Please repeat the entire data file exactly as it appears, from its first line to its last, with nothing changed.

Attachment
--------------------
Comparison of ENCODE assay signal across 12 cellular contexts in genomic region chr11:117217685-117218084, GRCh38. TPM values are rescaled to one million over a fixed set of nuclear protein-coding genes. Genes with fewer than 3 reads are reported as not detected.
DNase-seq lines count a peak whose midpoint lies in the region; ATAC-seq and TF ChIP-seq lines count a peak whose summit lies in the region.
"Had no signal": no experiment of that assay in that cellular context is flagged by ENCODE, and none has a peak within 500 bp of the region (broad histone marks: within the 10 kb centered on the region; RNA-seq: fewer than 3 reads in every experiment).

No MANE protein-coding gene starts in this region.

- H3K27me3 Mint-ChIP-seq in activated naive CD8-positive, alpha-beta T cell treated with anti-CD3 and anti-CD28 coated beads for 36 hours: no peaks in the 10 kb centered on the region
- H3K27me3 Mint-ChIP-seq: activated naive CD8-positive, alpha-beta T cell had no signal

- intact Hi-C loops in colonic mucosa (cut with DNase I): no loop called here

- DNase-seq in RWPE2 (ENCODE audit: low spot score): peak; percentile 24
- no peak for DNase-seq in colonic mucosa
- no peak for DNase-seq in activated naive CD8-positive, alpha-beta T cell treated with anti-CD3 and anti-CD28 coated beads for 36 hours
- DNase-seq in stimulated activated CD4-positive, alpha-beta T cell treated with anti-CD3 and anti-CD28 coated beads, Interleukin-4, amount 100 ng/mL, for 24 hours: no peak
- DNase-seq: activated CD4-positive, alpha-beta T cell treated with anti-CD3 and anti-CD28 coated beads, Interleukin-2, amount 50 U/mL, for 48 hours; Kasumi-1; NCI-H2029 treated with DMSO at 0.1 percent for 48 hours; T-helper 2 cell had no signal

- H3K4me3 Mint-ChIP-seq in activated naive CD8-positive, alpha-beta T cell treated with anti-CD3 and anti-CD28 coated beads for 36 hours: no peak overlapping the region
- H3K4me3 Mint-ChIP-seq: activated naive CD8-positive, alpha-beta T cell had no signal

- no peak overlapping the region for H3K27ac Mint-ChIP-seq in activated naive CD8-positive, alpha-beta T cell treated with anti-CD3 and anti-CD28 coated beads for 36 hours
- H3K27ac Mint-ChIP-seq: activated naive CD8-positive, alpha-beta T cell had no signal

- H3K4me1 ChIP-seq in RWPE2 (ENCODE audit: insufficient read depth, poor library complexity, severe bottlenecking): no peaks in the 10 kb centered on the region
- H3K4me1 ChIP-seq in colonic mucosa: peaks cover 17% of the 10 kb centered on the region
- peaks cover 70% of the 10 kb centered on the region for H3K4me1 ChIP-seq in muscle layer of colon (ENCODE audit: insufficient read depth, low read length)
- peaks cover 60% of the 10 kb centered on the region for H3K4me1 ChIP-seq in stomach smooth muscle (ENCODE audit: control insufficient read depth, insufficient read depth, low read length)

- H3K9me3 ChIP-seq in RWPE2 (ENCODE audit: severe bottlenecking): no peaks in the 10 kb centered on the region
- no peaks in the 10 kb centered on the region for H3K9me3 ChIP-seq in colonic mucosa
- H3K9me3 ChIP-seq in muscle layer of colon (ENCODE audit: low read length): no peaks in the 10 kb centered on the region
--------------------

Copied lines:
Comparison of ENCODE assay signal across 12 cellular contexts in genomic region chr11:117217685-117218084, GRCh38. TPM values are rescaled to one million over a fixed set of nuclear protein-coding genes. Genes with fewer than 3 reads are reported as not detected.
DNase-seq lines count a peak whose midpoint lies in the region; ATAC-seq and TF ChIP-seq lines count a peak whose summit lies in the region.
"Had no signal": no experiment of that assay in that cellular context is flagged by ENCODE, and none has a peak within 500 bp of the region (broad histone marks: within the 10 kb centered on the region; RNA-seq: fewer than 3 reads in every experiment).

No MANE protein-coding gene starts in this region.

- H3K27me3 Mint-ChIP-seq in activated naive CD8-positive, alpha-beta T cell treated with anti-CD3 and anti-CD28 coated beads for 36 hours: no peaks in the 10 kb centered on the region
- H3K27me3 Mint-ChIP-seq: activated naive CD8-positive, alpha-beta T cell had no signal

- intact Hi-C loops in colonic mucosa (cut with DNase I): no loop called here

- DNase-seq in RWPE2 (ENCODE audit: low spot score): peak; percentile 24
- no peak for DNase-seq in colonic mucosa
- no peak for DNase-seq in activated naive CD8-positive, alpha-beta T cell treated with anti-CD3 and anti-CD28 coated beads for 36 hours
- DNase-seq in stimulated activated CD4-positive, alpha-beta T cell treated with anti-CD3 and anti-CD28 coated beads, Interleukin-4, amount 100 ng/mL, for 24 hours: no peak
- DNase-seq: activated CD4-positive, alpha-beta T cell treated with anti-CD3 and anti-CD28 coated beads, Interleukin-2, amount 50 U/mL, for 48 hours; Kasumi-1; NCI-H2029 treated with DMSO at 0.1 percent for 48 hours; T-helper 2 cell had no signal

- H3K4me3 Mint-ChIP-seq in activated naive CD8-positive, alpha-beta T cell treated with anti-CD3 and anti-CD28 coated beads for 36 hours: no peak overlapping the region
- H3K4me3 Mint-ChIP-seq: activated naive CD8-positive, alpha-beta T cell had no signal

- no peak overlapping the region for H3K27ac Mint-ChIP-seq in activated naive CD8-positive, alpha-beta T cell treated with anti-CD3 and anti-CD28 coated beads for 36 hours
- H3K27ac Mint-ChIP-seq: activated naive CD8-positive, alpha-beta T cell had no signal

- H3K4me1 ChIP-seq in RWPE2 (ENCODE audit: insufficient read depth, poor library complexity, severe bottlenecking): no peaks in the 10 kb centered on the region
- H3K4me1 ChIP-seq in colonic mucosa: peaks cover 17% of the 10 kb centered on the region
- peaks cover 70% of the 10 kb centered on the region for H3K4me1 ChIP-seq in muscle layer of colon (ENCODE audit: insufficient read depth, low read length)
- peaks cover 60% of the 10 kb centered on the region for H3K4me1 ChIP-seq in stomach smooth muscle (ENCODE audit: control insufficient read depth, insufficient read depth, low read length)

- H3K9me3 ChIP-seq in RWPE2 (ENCODE audit: severe bottlenecking): no peaks in the 10 kb centered on the region
- no peaks in the 10 kb centered on the region for H3K9me3 ChIP-seq in colonic mucosa
- H3K9me3 ChIP-seq in muscle layer of colon (ENCODE audit: low read length): no peaks in the 10 kb centered on the region